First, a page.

People have died from taking the vaccine.
This is not true. There is no evidence of anyone dying as a direct result of taking the vaccine. What is true, according to the CDC’s Vaccine Adverse Event Reporting System (VAERS) is that out of the millions and millions of vaccinations, just over 900 people died after receiving it. Within a certain timeframe, that has to be reported. But that does not mean they died from the shot. To date, there is no evidence that anyone has. So, what makes up the 900-plus deaths? Examples include such things as people getting into a car crash on the day of their vaccine. That still has to be reported to VAERS. So, the alarming stories of hundreds of deaths are terribly misleading. People die every day from car accidents and heart attacks, and many of them shortly after taking a vaccine. Or getting a flu shot. Or eating at Cracker Barrel. But that is very different than dying because you did one of those things. (Well, maybe Cracker Barrel. I’ve had to come and lie down after eating breakfast there many times. Those biscuits…)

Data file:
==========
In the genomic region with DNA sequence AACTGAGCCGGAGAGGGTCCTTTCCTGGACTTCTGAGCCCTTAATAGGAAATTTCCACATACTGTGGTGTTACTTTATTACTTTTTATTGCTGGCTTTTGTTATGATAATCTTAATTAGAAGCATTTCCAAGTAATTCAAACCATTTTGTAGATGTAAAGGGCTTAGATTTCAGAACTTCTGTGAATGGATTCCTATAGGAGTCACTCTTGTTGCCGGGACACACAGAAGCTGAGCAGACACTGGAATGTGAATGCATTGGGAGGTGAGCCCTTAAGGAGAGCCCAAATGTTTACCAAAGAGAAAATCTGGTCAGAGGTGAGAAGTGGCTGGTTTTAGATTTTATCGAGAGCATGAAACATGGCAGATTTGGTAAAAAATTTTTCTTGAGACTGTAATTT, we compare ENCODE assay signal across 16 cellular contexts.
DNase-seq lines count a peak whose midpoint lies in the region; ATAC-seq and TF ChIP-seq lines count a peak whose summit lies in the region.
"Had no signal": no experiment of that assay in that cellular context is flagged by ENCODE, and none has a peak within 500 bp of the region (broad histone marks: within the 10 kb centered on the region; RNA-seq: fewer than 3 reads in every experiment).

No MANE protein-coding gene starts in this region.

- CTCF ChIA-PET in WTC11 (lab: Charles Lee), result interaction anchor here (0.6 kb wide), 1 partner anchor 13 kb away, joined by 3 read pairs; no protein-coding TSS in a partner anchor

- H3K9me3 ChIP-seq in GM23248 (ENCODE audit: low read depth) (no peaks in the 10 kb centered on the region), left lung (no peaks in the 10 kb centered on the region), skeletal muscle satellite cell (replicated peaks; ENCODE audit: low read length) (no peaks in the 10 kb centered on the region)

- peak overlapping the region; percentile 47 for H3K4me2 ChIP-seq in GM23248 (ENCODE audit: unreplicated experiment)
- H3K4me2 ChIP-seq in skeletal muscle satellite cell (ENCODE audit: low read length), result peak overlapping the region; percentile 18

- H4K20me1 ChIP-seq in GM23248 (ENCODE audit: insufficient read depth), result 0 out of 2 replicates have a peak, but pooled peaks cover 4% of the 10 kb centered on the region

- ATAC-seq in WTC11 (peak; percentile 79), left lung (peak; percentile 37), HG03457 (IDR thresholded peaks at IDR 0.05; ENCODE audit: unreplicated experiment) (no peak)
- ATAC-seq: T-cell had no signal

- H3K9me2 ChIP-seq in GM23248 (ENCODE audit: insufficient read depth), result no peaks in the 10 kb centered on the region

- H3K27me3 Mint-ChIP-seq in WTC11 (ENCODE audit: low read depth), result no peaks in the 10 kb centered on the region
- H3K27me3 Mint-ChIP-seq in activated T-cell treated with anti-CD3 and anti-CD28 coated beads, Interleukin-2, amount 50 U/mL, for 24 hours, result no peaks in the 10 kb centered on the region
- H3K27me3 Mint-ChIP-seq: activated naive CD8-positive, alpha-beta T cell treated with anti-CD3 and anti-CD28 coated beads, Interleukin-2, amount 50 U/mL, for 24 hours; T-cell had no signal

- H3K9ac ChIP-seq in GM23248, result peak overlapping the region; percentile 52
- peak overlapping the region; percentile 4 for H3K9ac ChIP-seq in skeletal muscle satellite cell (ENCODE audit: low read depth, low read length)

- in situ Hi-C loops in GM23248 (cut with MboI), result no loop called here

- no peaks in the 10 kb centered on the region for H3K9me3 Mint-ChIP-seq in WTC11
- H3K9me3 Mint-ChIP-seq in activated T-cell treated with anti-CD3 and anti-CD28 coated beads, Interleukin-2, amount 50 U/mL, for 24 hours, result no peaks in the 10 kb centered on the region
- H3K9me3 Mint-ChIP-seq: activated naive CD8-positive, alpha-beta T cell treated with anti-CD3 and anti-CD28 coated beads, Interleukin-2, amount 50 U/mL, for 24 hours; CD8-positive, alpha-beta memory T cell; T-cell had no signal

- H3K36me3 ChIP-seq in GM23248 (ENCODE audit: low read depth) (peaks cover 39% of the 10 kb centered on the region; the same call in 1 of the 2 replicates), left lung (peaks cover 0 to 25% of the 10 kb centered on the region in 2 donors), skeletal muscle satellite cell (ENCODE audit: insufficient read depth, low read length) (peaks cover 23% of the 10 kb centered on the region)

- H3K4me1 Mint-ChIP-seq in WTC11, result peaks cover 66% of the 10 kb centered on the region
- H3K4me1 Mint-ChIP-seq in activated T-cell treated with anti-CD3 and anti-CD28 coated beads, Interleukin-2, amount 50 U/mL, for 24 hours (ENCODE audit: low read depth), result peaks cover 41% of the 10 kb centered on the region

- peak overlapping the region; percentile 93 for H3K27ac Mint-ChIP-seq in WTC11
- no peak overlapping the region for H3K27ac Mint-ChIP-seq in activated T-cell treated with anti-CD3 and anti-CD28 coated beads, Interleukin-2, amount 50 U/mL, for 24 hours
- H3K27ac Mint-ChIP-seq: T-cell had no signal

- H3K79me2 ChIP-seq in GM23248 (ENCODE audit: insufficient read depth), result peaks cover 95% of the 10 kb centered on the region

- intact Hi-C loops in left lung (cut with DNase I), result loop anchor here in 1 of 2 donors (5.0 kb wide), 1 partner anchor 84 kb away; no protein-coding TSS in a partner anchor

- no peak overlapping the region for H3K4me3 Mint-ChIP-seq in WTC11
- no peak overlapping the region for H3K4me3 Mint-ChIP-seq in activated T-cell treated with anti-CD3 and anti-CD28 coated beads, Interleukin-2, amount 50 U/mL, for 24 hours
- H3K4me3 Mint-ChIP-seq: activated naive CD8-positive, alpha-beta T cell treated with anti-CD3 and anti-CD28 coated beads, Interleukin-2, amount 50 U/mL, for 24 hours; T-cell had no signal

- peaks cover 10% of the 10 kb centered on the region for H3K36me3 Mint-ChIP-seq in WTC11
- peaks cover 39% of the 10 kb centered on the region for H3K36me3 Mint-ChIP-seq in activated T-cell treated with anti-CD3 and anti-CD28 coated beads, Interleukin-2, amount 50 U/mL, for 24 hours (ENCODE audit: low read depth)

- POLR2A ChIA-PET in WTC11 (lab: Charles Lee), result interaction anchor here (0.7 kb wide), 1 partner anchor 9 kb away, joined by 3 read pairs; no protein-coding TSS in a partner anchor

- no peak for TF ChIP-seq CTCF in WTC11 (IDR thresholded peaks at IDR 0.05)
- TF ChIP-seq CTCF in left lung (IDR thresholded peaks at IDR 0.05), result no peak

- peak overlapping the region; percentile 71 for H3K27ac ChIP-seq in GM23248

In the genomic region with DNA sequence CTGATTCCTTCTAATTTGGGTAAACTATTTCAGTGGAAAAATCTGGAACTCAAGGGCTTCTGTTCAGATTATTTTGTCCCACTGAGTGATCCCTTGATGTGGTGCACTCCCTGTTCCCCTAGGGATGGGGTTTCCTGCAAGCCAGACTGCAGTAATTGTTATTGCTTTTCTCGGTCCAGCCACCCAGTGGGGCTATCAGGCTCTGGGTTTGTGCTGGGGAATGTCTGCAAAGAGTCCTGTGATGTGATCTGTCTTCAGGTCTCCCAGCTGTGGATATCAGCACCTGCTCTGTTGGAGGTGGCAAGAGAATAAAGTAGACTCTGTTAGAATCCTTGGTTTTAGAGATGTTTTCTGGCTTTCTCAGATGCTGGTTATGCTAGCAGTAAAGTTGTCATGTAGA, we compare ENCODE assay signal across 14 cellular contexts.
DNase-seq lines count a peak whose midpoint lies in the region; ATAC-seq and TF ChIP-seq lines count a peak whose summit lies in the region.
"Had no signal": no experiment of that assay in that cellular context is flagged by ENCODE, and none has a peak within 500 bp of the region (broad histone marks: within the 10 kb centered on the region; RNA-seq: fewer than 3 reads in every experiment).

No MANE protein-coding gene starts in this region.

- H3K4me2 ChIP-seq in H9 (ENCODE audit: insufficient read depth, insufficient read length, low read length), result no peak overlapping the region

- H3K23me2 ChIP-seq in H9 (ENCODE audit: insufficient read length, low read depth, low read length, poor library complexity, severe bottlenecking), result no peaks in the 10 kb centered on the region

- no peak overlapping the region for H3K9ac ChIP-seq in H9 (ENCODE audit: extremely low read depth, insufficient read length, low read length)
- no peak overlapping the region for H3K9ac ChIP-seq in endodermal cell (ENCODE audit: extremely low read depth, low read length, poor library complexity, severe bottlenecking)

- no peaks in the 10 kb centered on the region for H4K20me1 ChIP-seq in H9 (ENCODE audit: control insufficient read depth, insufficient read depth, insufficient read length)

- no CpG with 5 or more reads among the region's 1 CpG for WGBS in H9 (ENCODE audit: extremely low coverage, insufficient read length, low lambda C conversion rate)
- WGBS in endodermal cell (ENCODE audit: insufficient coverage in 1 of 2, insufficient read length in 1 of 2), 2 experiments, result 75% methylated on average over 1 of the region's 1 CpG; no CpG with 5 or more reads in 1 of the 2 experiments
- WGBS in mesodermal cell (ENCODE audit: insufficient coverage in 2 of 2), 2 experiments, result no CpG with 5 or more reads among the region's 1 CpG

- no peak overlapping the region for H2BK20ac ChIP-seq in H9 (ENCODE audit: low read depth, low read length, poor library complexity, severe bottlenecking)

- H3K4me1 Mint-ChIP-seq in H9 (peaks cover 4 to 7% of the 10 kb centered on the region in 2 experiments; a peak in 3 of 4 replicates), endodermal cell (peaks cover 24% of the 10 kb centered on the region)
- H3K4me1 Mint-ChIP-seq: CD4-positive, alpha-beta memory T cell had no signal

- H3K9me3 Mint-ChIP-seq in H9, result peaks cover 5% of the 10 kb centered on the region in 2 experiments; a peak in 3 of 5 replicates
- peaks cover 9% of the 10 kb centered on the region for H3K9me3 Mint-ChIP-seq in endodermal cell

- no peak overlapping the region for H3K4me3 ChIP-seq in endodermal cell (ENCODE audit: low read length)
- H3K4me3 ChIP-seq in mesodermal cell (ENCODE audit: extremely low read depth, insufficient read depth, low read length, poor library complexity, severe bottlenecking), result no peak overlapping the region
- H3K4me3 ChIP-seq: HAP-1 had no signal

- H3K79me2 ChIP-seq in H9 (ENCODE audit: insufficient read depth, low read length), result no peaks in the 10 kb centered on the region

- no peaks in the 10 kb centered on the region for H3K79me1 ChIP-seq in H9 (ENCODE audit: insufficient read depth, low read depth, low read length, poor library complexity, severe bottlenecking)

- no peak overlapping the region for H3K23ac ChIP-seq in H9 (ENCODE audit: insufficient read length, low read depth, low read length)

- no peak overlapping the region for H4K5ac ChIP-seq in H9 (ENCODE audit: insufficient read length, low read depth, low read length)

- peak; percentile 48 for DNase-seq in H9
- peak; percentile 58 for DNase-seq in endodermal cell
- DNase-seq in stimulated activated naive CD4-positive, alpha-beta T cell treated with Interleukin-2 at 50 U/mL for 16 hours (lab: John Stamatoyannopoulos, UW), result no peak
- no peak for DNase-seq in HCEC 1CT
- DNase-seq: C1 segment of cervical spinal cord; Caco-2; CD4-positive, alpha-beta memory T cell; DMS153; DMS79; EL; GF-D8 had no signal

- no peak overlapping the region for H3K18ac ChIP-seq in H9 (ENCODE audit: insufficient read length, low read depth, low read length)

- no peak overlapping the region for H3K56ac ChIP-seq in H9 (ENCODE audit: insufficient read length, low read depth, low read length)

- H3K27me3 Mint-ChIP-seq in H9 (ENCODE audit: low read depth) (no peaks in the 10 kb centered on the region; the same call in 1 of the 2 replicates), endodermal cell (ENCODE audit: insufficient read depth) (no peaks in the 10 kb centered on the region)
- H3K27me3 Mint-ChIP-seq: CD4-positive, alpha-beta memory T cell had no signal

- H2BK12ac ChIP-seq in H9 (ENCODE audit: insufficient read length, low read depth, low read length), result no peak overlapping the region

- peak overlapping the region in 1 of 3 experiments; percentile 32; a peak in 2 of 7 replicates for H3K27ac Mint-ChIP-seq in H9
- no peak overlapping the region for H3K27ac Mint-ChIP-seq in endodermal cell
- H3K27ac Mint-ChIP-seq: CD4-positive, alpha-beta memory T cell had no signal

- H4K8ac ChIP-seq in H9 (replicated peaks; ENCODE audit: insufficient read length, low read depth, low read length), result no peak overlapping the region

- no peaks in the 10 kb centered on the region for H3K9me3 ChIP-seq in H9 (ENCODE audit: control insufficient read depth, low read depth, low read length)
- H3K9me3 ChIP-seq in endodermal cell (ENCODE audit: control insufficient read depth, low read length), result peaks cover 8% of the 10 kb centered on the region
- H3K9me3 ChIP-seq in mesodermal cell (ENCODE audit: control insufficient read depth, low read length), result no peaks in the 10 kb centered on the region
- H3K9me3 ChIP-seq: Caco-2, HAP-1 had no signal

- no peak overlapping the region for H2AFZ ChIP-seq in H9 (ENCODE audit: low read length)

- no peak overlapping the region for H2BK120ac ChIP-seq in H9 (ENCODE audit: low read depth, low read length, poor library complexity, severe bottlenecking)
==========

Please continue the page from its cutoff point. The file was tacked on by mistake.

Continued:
I want to wait for more data.
The approved vaccines have been vetted and approved by every agency that grants approval. There isn’t a last-round approval coming. Each has been deemed, by every test and every agency, to be both safe and effective. There’s no more data to come that is relevant as to whether to get the vaccine or not. Yes, the process of getting the vaccines was quick, but that was not due to shortcuts in testing but the removal of bureaucratic slowdowns.
Everything about this pandemic – the lockdowns, the restrictions, the masks and now the vaccine – is all about the government wanting to control things. Not getting the vaccine is my stand against the overreach and the oppression.